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'Bonjour:' Ford talks Trudeau, cannabis and French lessons

Last Updated Nov 21, 2019 at 6:23 pm EST

Ontario Premier Doug Ford says he will be bringing a collaborative message to a meeting Friday with Justin Trudeau, despite the frequent attacks the prime minister launched against him during the federal election campaign.

The meeting in Ottawa will be the latest in a series of in-person talks Trudeau is having with provincial leaders after receiving a minority mandate last month.

“Prime minister, we look forward to working with you,” Ford said at the legislature Thursday. “My ministers and I are ready to roll up our sleeves and work with your team to deliver results for the people of Ontario and the people of Canada.”

Trudeau frequently warned voters against Conservative Leader Andrew Scheer by trying to tie him to Ford, whose popularity has been sinking since he was elected with a majority last year.

Conservatives such as Ford make cuts – putting fewer teachers in classrooms to fund promises of buck-a-beer, Trudeau suggested during the campaign.

No harm, no foul, Ford said Thursday.

“Politics is politics and I have a pretty thick skin,” he said. “I understand what he was doing. When I had a (phone) conversation with him I told him politics are done and let’s roll up our sleeves and start working together and he agreed.”

Ford listed his priorities for the meeting as health spending, infrastructure and job creation – noticeably absent was the carbon tax. Ford has been a vocal opponent of the tax and is pushing ahead with a court challenge of it, despite saying before the election that “the people” would decide the fate of the carbon tax, not the courts.

Trudeau has been looking to smooth regional divisions, and Ford has simultaneously been trying to position himself as a unifying force. He offered to have the next premiers’ meeting in Toronto – which will take place Dec. 2 – and has said he understands the concerns of people in Alberta and Saskatchewan, who feel like they’re being ignored.

Ontario also announced Thursday that it is creating a council on provincial-federal relations, headed up by Ford.

The team, including several senior cabinet ministers, will work with federal counterparts on priorities such as infrastructure projects, pushing for increased funding through Canada Health Transfers, removing red tape, and economic growth, including attracting international investment to all areas of Ontario.


Ford says his government is still working toward its commitment to an open cannabis retail system, and more stores will be opening in the new year.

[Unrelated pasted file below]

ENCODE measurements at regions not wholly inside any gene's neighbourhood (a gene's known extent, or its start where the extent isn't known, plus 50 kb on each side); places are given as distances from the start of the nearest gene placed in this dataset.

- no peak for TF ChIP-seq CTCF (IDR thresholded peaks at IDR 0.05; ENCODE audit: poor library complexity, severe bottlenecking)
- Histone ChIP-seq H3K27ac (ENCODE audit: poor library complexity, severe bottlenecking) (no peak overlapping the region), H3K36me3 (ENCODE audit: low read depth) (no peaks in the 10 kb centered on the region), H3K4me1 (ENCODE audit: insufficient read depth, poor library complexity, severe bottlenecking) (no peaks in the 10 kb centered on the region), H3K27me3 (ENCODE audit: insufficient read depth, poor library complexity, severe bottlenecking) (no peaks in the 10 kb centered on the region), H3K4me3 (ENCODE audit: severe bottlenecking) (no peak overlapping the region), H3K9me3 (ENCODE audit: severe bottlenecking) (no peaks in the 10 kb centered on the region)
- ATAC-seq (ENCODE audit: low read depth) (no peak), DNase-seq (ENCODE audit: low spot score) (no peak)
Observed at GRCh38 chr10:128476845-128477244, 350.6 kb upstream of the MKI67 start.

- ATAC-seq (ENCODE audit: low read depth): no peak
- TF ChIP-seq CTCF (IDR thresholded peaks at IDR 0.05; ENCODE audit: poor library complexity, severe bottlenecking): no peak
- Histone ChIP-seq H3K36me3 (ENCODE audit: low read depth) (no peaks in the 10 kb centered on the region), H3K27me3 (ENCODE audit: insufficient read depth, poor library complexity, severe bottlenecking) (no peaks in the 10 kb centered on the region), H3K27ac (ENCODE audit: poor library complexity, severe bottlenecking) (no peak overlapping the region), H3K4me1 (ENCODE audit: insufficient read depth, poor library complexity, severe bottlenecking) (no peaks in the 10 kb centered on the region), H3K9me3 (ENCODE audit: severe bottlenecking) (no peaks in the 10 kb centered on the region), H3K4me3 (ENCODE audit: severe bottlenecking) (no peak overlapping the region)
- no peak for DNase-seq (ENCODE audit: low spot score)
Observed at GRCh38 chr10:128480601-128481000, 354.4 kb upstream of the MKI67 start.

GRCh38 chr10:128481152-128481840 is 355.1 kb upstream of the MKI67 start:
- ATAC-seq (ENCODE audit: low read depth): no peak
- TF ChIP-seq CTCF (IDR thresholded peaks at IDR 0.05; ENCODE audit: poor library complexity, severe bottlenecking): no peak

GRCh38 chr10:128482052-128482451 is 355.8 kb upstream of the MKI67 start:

The Tories had initially said there could be up to 1,000 cannabis stores in the province, but a supply shortage prompted the Tories to move to a lottery system, capping the initial number of pot retail licences to just 25, and later holding a second lottery for 42 more.

“Yeah, I think that’s eventually what the goal is, right, to open it up to the market and let the market dictate,” Ford said. “It’s like any business. Some people will be successful and some won’t.”

Ford said more pot stores will be opened in the new year but did not say how many. He acknowledged that Ontario, like other jurisdictions, has had to learn and adapt the system since cannabis was legalized in October 2018.

“It’s been an interesting time because everyone is kind of blazing a new trail and we’re going to get it down pat,” he said.

Interim Liberal Leader John Fraser said that while the current cannabis retail system isn’t working, the government should guard against over-correcting the situation.

“They have to be prudent and cautious. … It sounds like we’re just going to blow it wide open.”


Ford said he is “proud” of his decision to tear up hundreds of renewable energy deals, a move that his government acknowledges could cost taxpayers more than $230 million.

Ford dismissed criticism that his Progressive Conservatives are wasting public money, telling a news conference that the cancellation of 750 contracts signed by the previous Liberal government will save cash.

“I’m so proud of that,” Ford said of his decision. “I’m proud that we actually saved the taxpayers $790 million when we cancelled those terrible, terrible, terrible wind turbines that really for the last 15 years have destroyed our energy file.”

Later Thursday, Ford went further in defending the cancelled contracts, saying “if we had the chance to get rid of all the wind mills we would.”

The Ford government said last year the province’s electricity ratepayers would not be on the hook for any costs because of the cancelled deals. The government said the final cost of the cancellations, which include the decommissioning of a wind farm already under construction in Prince Edward County, has yet to be established.

NDP Leader Andrea Horwath has asked Ontario’s auditor general to investigate the contracts and their termination fees. She called Ford’s remarks on Thursday “ridiculous.”

“Every jurisdiction around the world is trying to figure out how to bring more renewables onto their electricity grids,” she said. “This government is taking us backwards and costing us at the very least $231 million in tearing these energy contracts.”


Ford says he is working on learning French and thinks it will be “pretty easy” to pick up.

He told Radio-Canada during the Progressive Conservative leadership race last year that he would be willing to learn it.

Ford said at the time that he wanted to be able to communicate with people in Quebec.

There are more than 600,000 francophones in Ontario.

When asked today if he was still committed to learning French, Ford said, “Bonjour. Comment ca va?”

Ford says he believes every elected official should learn French, and thinks it will be pretty easy to learn, since he studied it from Grade 3 to Grade 9 in school.